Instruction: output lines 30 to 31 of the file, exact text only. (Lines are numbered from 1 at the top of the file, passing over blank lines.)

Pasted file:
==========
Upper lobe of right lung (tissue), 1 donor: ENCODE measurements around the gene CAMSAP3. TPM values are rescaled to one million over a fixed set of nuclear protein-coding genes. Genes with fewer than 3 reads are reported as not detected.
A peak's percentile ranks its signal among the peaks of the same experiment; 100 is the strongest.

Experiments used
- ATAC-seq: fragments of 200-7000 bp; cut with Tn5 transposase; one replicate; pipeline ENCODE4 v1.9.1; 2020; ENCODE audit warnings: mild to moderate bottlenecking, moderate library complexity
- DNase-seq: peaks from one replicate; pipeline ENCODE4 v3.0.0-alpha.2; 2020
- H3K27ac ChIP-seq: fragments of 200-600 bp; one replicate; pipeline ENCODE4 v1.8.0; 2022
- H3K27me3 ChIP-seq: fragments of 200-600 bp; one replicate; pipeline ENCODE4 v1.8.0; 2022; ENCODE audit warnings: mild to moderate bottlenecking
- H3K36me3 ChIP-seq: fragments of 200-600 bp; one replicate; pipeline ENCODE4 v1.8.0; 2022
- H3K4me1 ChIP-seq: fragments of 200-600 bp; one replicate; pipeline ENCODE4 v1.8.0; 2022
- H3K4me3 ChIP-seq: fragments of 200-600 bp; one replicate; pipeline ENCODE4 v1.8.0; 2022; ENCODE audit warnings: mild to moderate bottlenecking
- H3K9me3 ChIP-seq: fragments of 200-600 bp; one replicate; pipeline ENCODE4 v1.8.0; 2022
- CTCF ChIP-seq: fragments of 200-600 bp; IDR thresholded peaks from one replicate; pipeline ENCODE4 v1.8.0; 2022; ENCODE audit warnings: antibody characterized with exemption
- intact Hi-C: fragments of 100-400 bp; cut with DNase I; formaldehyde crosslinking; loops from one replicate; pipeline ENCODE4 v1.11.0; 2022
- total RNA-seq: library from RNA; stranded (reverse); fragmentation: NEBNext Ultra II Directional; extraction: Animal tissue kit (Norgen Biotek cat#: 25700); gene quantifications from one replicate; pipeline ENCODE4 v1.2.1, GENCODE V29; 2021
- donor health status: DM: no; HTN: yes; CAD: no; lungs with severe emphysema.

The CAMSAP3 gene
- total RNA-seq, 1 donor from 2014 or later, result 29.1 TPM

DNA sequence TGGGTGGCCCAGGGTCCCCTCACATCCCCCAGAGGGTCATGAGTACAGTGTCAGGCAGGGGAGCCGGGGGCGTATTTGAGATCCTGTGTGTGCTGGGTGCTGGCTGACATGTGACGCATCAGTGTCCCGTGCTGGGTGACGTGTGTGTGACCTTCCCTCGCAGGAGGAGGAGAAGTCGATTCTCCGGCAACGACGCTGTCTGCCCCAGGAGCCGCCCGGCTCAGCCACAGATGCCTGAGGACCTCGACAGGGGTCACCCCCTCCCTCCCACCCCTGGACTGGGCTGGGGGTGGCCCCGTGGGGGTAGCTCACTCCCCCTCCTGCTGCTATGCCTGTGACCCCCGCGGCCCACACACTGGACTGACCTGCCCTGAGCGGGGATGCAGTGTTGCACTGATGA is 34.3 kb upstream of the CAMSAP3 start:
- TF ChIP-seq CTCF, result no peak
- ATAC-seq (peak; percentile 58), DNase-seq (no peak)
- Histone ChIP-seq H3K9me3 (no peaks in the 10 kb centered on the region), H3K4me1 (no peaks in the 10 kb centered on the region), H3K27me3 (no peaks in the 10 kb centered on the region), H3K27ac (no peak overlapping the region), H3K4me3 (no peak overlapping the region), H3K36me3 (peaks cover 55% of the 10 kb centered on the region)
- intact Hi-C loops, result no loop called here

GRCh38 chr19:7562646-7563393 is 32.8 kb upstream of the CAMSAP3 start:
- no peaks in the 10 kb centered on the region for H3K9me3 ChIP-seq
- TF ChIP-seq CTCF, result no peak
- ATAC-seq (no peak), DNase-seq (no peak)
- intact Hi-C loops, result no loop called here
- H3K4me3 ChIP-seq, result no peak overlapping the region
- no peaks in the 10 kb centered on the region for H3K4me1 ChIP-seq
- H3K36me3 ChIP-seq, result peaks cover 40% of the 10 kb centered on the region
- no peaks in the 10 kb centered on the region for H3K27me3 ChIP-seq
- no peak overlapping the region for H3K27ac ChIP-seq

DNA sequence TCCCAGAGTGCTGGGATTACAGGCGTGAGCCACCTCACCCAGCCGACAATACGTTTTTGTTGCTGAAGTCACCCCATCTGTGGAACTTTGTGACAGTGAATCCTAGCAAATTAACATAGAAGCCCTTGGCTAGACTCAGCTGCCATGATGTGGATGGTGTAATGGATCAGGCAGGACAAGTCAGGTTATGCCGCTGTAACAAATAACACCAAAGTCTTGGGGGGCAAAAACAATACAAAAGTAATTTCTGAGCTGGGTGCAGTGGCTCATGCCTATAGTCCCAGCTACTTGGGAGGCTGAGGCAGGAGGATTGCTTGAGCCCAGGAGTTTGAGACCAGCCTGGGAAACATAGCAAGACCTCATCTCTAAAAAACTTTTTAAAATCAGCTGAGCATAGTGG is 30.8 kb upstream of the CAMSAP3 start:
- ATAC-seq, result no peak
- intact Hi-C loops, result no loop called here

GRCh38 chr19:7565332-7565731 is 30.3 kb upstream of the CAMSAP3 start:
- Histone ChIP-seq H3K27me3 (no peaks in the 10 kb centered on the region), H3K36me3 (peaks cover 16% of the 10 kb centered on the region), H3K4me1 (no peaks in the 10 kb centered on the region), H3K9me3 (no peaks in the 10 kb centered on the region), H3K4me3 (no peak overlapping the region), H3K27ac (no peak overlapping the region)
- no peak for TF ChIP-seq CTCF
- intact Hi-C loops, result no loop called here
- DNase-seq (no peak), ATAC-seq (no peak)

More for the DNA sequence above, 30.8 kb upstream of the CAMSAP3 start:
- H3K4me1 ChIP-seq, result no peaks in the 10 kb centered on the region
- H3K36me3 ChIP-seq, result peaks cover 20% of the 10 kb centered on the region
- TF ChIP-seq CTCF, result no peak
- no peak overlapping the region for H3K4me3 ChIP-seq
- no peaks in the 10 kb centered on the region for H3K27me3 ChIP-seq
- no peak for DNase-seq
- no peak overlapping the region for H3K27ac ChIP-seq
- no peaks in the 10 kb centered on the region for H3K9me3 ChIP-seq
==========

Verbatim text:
- H3K36me3 ChIP-seq, result peaks cover 40% of the 10 kb centered on the region
- no peaks in the 10 kb centered on the region for H3K27me3 ChIP-seq